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Stories from the Field

Global

Faces of Religious Influence: Religious leaders help fight polio in Somalia – and across the globe

 

 

“All of you are guardians, and all of you will be asked about the wellbeing of those you are responsible for.“ –An Islamic Hadith

“But if any provide not for his own, and specially for those of his own house, he has denied the faith...” – The Holy Bible, 1 Timothy 5:8

Religious leaders are vital to the worldwide effort to free children from the scourge of polio. In countries where polio has recently been wiped out (Angola, Chad, India and DRC), Islamic and Christian religious influencers were trailblazers in their communities. They built bridges to parents when trust was fragile, helped overcome rumors and misinformation, and tipped public opinion in favor of the polio vaccine. In polio-endemic Afghanistan, Nigeria and Pakistan, it is vital to bring more influential religious leaders on board.

Now, with news of a fresh outbreak of polio in Somalia and Kenya, religious influencers have become more essential than ever to the worldwide effort to eradicate polio once and for all.

From an imam who preached against the polio vaccine until his own son was paralyzed; to women volunteers who bridge the gap between mothers and male religious leaders; to Somali religious leaders who’ve pledged to act as frontline advocates in the fight against the recent outbreak; religious influence has many faces.

A girl receives vaccination in Bossaso, Puntland, Somalia. Dhayi/UNICEF Somalia.

“Allah gave me a lesson. It was lack of awareness; we believed what a lot of other people were saying, that those who took the Polio vaccine would become infertile.”

On 5 June, 2012, Imam and Village Chief Abdelhadi Dajiru learned a lesson he will never forget. That was the day the influential imam saw polio with his own eyes – the day his youngest son, Ibrahim, suddenly lost the use of his legs.

For decades, the imam had preached against polio immunization campaigns. No one in his own household ever took the vaccine, and vaccination teams were denied entry into his home. Nearly half the families, in this village of 6000 people in Nigeria’s Kano State, followed his example.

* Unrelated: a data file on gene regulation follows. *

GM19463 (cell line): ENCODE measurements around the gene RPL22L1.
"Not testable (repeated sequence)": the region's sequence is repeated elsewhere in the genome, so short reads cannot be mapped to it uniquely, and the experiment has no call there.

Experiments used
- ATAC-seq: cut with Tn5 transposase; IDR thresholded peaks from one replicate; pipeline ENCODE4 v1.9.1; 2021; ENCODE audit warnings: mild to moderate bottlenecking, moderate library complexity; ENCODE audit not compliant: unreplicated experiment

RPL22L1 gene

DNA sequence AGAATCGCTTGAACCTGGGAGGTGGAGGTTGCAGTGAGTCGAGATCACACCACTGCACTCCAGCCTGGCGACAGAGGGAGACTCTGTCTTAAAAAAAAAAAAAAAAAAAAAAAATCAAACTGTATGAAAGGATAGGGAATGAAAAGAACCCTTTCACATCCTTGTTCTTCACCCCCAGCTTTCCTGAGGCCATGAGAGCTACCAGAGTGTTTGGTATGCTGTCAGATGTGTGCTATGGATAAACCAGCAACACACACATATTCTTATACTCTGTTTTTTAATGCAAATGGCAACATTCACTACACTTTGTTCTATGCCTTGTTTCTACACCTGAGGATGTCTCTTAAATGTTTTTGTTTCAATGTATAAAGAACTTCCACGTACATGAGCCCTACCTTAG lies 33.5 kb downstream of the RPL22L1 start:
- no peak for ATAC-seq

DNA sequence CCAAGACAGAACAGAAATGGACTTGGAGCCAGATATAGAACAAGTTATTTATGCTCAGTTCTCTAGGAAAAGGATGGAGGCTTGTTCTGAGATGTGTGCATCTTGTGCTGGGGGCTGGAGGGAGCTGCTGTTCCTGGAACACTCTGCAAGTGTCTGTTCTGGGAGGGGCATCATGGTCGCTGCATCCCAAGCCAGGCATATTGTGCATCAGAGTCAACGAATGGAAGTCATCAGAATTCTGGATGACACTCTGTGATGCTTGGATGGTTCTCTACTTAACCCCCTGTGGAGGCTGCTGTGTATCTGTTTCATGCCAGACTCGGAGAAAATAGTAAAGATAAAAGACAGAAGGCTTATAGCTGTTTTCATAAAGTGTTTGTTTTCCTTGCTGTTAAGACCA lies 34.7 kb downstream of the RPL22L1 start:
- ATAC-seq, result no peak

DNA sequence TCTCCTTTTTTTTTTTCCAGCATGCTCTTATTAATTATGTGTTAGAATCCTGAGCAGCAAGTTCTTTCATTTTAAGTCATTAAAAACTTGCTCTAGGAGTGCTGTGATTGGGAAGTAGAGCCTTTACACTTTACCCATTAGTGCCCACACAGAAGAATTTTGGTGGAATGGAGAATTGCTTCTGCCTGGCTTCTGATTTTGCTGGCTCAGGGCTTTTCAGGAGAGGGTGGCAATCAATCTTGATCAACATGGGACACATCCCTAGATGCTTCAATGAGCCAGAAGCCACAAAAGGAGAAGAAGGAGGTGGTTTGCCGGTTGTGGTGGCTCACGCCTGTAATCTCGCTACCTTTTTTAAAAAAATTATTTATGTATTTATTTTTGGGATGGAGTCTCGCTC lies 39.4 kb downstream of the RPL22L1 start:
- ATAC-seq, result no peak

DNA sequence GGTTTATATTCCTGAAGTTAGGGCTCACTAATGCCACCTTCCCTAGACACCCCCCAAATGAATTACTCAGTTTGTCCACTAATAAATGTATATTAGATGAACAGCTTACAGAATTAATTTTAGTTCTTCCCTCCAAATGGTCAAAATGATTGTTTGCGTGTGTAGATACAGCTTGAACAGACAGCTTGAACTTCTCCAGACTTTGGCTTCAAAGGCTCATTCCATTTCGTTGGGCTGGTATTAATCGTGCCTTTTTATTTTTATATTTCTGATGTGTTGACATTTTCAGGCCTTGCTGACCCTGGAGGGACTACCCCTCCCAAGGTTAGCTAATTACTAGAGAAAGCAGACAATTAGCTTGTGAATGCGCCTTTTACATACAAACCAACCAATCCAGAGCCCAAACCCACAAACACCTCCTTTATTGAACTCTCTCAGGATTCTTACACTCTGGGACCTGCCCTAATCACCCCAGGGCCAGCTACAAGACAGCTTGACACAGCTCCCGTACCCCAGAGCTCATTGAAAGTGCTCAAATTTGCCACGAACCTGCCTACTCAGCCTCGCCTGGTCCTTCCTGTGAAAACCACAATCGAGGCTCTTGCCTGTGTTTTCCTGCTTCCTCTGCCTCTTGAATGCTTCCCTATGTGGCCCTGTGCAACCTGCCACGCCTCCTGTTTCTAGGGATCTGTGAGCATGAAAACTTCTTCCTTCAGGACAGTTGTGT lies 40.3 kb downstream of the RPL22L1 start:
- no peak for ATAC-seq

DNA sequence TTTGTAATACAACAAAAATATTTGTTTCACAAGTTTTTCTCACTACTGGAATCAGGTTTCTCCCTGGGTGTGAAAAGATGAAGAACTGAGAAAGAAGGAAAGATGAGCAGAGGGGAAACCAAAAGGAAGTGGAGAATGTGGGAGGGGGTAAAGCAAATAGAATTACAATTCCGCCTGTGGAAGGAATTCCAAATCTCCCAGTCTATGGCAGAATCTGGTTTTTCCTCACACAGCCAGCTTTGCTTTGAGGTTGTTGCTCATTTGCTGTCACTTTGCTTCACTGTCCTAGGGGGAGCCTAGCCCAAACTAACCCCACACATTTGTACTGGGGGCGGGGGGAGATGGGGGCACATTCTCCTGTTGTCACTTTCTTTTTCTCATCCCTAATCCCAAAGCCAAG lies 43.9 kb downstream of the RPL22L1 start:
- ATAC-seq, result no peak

Ibrahim was two weeks shy of his third birthday when the disease struck. Watching his son, now paralyzed in both legs, Imam Dajiru’s pain was immense. It was not just his son’s pain, and his own. It was also the pain of having misled so many others.

Turning pain into action, the Imam is now a fervent promoter of the polio vaccine. He has opened his house so villagers can see, with their own eyes, how polio affects little Ibrahim.

“Today I move around from house to house with the vaccination teams to make sure every child is vaccinated,” says the imam. “Today we have no more non-compliance.” In Friday prayers, Imam Dajiru urges every family to accept the vaccine against polio for their young children. Again and again, he asks them not to forget his own painful lesson.

Imam Abdelhadi Dajiru and his son, Ibrahim. Minjibur, Kano, Nigeria. Photo: Geir Furuseth/UNICEF.

“Do you know that, to go to the Holy city of Mecca from Nigeria, you have to take polio drops, since Nigeria is a reservoir of the virus?”

The woman of the house is silent as Volunteer Community Mobiliser Aisha Ibrahim speaks. Maybe the woman will tell her husband what Aisha has said, but it’s clear the decision about vaccination is not in her hands. Still, Aisha, who has ten children herself, leaves no stone unturned. Her own tragedy was too great.

Aisha got involved in the polio eradication effort after her 6-year-old daughter Mariyam was paralyzed by polio. To carry out her work, Aisha must rely on the endorsement and approval of her work by religious and other local authorities, most of whom are men. And yet, without women like Aisha who can literally “get a foot in the door” – in a place where many women would not open the door to a man – the effort to end polio wouldn’t stand a chance.

For more on Aisha Ibrahim, click here

Aisha Ibrahim. Hawan Dawaki, Kano, Nigeria. Photo: Heloise Vilain/UNICEF.

Polio vaccinator “Leena” goes from house to house in Jalalabad to protect children against polio. Leena’s name has been changed for security reasons; personal safety is a major concern for female polio workers and volunteers here, and yet they are essential to the effort.

In Afghanistan’s deeply conservative Southern Region, it is nearly impossible for a mother to interact with a man at the doorstep to her home. Yet 90% of all workers that knock on doors here, aiming to vaccinate every child under five against polio, are men.